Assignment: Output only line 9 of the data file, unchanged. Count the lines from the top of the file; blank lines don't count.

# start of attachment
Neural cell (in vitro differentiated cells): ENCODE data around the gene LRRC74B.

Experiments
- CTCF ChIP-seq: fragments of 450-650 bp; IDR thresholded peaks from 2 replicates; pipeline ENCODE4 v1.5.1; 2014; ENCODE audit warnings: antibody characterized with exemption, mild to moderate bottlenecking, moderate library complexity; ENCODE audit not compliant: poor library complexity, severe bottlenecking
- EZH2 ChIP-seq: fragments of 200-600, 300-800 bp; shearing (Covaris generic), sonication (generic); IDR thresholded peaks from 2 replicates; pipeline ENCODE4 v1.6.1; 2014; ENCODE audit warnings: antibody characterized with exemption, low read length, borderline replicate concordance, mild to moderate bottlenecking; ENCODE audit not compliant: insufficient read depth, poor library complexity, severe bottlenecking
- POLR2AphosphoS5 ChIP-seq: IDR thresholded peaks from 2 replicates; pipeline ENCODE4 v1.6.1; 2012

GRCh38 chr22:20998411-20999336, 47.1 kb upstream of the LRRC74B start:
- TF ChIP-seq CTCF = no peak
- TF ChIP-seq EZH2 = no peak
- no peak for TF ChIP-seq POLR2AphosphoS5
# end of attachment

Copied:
- no peak for TF ChIP-seq POLR2AphosphoS5